ON the back of a very bizarre year, I find myself feeling quite emotional this week as

I count down the days to a very auspicious festival for Indian people – Diwali.

The year has been a rollercoaster for us all where we have had to adapt to many “new normals.”

I gave birth in lockdown and for me this year has been bittersweet in that there have been many “missed firsts” for my baby. We couldn’t come together to celebrate the birth with loved ones, celebrate family birthdays and have missed out on many key events that matter.

A fortnight ago, I went over and above to try and recreate an exciting Hallowe’en for my seven-year-old. Trying to explain to little kids for why they can’t do things like trick or treating with friends is actually a lot harder than many think.

However we made the most of it by doing crafts at home, dressing up together and going pumpkins counting. Many lovely long-standing memories were made.

With Diwali, Hanukkah and Christmas round the corner, trying to find the same enthusiasm has felt much more challenging.

Diwali is the biggest and most celebrated festival for Indian people. It is the Festival of Lights and new beginnings. Diwali signifies the victory of light over dark, of good over evil and of knowledge over ignorance. For various reasons, as I reflect in 2020, Diwali is even more special this year.

In our Indian communities, during this festival, we celebrate with family and friends. The preparations begin a week before with deep cleaning the homes and decorating them with colours and lights. We cook yummy Indian foods and pray together for a good year ahead. It’s a time for reflecting on the year gone, connecting with our purpose and setting resolutions for what we would like to happen for us next year.

This year is going to be different. This year the people who matter to us most can’t celebrate with us in the same way. It’s my daughter’s first Diwali and we will be celebrating it over Zoom.

Usually the elders in our families lead the prayers but this year, we have had to think outside the box of how it will work. I’m grateful that we live in an era where tech is available to enable us to remain connected so, for the purposes of our ceremonies, the grandparents will digitally be leading the way whilst we carry out the actions at our end! I am trying my best to find the funny side to it. I never thought I’d be hosting traditional prayer rituals and food tastings over the internet!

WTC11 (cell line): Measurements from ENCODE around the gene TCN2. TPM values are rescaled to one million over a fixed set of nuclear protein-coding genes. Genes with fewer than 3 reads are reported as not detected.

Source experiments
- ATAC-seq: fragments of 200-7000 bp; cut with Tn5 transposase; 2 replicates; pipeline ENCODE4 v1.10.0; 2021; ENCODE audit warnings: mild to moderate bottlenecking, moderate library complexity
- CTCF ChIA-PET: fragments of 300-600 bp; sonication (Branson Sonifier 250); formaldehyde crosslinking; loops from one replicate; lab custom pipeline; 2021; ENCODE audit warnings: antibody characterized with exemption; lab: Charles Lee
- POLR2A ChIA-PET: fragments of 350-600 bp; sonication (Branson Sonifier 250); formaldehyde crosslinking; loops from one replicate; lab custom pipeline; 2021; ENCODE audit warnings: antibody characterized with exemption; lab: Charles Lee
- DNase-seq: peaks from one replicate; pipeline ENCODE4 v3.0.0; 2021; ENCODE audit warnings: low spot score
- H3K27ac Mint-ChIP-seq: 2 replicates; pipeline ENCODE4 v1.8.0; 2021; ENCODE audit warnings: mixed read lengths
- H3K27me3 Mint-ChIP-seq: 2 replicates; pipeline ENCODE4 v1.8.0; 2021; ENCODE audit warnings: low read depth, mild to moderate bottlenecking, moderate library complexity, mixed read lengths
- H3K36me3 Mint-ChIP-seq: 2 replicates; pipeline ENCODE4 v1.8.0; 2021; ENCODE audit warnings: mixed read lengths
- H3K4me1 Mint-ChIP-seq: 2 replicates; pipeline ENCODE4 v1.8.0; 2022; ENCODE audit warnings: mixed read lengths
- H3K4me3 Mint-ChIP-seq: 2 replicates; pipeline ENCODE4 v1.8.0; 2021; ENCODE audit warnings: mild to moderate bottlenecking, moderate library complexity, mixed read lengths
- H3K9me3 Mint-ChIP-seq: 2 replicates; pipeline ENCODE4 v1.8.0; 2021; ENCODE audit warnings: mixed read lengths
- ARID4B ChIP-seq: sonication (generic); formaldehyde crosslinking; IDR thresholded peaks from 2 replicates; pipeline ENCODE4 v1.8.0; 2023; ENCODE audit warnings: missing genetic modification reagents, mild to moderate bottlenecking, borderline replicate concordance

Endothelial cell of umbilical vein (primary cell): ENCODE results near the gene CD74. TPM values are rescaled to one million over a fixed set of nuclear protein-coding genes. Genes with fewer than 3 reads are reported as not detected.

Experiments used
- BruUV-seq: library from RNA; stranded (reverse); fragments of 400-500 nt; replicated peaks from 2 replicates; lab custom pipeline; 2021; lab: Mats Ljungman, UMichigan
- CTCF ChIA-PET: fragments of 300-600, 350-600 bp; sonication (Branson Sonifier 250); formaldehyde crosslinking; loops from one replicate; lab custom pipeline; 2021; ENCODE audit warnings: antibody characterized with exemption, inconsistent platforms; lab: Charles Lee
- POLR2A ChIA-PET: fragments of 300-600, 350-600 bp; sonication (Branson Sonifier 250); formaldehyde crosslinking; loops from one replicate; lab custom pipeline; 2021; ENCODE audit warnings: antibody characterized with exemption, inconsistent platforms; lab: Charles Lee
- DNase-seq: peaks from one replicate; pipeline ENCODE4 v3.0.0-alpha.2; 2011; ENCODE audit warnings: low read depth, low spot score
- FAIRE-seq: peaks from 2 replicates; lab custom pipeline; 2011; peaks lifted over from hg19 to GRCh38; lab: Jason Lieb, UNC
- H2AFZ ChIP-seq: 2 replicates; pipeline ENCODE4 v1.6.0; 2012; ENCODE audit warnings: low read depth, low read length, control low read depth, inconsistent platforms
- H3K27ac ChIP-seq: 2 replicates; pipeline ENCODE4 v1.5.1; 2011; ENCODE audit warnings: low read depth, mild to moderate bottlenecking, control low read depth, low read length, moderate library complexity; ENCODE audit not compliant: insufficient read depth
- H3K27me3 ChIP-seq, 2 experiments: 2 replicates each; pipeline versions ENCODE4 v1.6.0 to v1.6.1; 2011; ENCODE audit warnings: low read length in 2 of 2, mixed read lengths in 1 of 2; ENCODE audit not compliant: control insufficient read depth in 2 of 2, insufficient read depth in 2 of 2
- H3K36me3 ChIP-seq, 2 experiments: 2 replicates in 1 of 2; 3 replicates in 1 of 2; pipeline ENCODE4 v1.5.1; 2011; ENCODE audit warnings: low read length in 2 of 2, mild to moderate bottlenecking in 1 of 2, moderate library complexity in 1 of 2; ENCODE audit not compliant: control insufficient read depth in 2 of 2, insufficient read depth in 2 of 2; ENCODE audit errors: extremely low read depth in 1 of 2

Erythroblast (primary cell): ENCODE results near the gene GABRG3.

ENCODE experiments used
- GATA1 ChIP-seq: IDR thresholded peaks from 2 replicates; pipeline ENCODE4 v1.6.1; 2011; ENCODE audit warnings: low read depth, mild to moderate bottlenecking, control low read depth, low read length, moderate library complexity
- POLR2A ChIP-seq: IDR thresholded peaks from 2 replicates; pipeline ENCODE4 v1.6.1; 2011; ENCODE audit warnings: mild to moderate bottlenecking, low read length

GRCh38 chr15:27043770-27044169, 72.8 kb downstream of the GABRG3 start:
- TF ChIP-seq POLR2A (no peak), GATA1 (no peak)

Once normality is restored at, I’m sure we’ll look back at this year with awe and wonder as to “that weird time when....”

This week we have had stories from the grandparents on FaceTime for my son and my parents have been dropping off the scrummy foods my mum has been making. We have gone over board with the decorations to give it that extra flair that’s missing.

This year, where there has been much misery and darkness, reflecting on Diwali has really helped me focus on the light. Millions of babies were born this year and I want to use this time to celebrate new life.

We now have hope for a vaccine so there looks to be some light at the end of this long dark tunnel. Having this quiet time, with no hustle and bustle is actually not a bad thing because there is much that we can be grateful for, first and foremost being healthy. I’m using this time to put energy into all that is positive, focusing on hope.

Ultimately I’ve come to peace with the fact that whilst it’s bittersweet times, my daughter will have a standout first Diwali. I will ensure my son remembers it with fond memories and we will enjoy it in a “new normal” way, praying that next year will be positively different for us all.

To all those celebrating this weekend, a huge happy Diwali from me to you.